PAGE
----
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24 Mar, Friday
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Montreal Families

Strike a balance by prioritizing activities

What do you do when your kids beg for yet one more after-school activity? One mom describes her struggle to choose enough courses to keep the kids happy without eating up too much of their leisure or family time.

As the long days of summer begin to wind down and the start of school becomes an imminent reality, I sit down with my 9-year-old twins and 5-year-old daughter to have a frank discussion about extra-curricular activities.

My three girls have a seemingly inexhaustible supply of energy and an interest in everything. They want to participate in community theatre, take pottery and painting lessons and do after-school gymnastics. There are music lessons and the lunchtime chess club vying for time against the swim classes I feel they should continue.

The biggest problem with all this (aside from the cost) is that they also have to go to school. How do we strike a balance between the academics they must master and the enrichment we strongly believe they will get from music, art and sports?

Most of all, how do we manage their contagious enthusiasm for all things new? We want to encourage their interests but we also need to set limits. We want arts and athletics to be part of their lives but we also want them to have enough downtime to read a novel or build a fort out of blankets and dining room chairs.

I also must keep in mind what it’s like to work a full day at the office and then chauffeur three children to different activities while mentally planning dinner and everybody’s lunches for the next day.

Yet, however realistic I try to be about their energy reserves (and mine), I also remind myself that these extra-curricular programs serve some very important functions for school-aged kids.

For one thing, I know they won’t get enough of sports and the arts in their academic-oriented school. I firmly believe learning a sport builds self-confidence and self-esteem, and helps kids learn the strength and endurance their bodies are capable of. I also think it’s helpful for kids to occasionally leave the peer group of their school environment and interact with a new group of kids.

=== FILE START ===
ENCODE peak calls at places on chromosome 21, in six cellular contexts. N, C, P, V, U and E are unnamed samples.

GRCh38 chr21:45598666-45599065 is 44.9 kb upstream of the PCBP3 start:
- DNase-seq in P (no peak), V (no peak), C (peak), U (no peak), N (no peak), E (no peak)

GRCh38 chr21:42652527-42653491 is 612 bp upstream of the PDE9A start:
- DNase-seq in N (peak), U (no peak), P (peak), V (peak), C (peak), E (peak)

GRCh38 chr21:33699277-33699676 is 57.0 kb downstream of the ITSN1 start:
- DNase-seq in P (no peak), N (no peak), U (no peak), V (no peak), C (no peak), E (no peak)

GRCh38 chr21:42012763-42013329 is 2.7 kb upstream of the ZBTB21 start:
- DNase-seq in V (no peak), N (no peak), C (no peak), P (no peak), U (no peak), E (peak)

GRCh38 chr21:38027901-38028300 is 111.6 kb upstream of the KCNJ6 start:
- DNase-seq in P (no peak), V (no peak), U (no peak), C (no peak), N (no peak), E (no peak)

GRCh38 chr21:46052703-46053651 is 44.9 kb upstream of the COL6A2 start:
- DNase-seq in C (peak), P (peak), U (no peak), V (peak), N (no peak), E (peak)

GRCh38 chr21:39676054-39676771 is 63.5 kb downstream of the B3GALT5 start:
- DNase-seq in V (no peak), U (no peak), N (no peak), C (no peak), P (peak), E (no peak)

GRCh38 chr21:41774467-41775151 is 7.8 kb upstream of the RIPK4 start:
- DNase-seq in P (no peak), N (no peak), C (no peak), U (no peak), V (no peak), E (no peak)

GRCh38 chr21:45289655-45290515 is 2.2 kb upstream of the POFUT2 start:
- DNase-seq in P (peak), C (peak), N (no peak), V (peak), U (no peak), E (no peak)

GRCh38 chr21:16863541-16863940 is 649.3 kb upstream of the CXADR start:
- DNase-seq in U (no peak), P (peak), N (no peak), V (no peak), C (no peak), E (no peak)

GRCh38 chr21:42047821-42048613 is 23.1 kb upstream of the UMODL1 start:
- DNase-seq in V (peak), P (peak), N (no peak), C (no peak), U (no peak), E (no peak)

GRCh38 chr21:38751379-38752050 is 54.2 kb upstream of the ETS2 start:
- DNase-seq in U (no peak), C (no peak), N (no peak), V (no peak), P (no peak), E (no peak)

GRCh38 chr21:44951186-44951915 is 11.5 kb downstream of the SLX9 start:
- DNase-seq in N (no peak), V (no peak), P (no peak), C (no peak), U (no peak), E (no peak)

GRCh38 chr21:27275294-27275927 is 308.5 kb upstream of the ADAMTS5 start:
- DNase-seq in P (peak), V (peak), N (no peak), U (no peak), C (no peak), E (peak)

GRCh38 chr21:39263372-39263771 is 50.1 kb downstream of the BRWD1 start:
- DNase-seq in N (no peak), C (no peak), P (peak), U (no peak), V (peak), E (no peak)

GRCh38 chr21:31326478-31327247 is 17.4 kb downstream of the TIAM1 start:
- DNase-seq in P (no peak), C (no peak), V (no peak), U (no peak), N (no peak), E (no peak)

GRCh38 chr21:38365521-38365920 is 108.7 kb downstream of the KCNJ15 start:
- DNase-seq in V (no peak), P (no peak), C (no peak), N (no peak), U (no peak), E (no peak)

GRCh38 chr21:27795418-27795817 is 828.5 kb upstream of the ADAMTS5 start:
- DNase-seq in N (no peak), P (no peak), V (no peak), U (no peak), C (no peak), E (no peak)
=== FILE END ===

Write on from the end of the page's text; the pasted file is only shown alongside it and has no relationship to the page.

As for the arts, learning a musical instrument, painting or doing pottery exercises a different part of our brains and our souls. The arts help us develop into interesting, well-rounded adults, even if we never go on to play in an orchestra or exhibit works in a gallery. We hope that the arts help our kids grow to appreciate what they see around them as they make their way through the world.

So how to fit it all in, without adding to our collective levels of stress, and thus undermining the whole point of extra-curricular activities? We choose carefully, sacrificing those things that require too much travel or that cut into our precious weekend time, which we like to spend as a family. They will keep taking music classes, since they have already invested several years and take pleasure in these lessons. They learn self-discipline and the satisfaction that comes with mastering a new or difficult piece.

They will keep swimming, since they love it and it gives us all a way to get some exercise. Their younger sister can join in, and our friends come along, making it a pleasant evening out.

Finally, I’m giving in on the community theatre for the twins, but just for the fall semester. Standing up on the stage has given them a new level of confidence and we’ve all been pleasantly surprised to learn they have good singing voices.

I’m sure there will be a couple of evenings, likely in the darkest days of November, when I feel twinges of regret that I can’t just get them all home and fed by 6:30 p.m. But I know in the long run it will be good for all of us. My next challenge is finding the time and energy to take an art course for myself…

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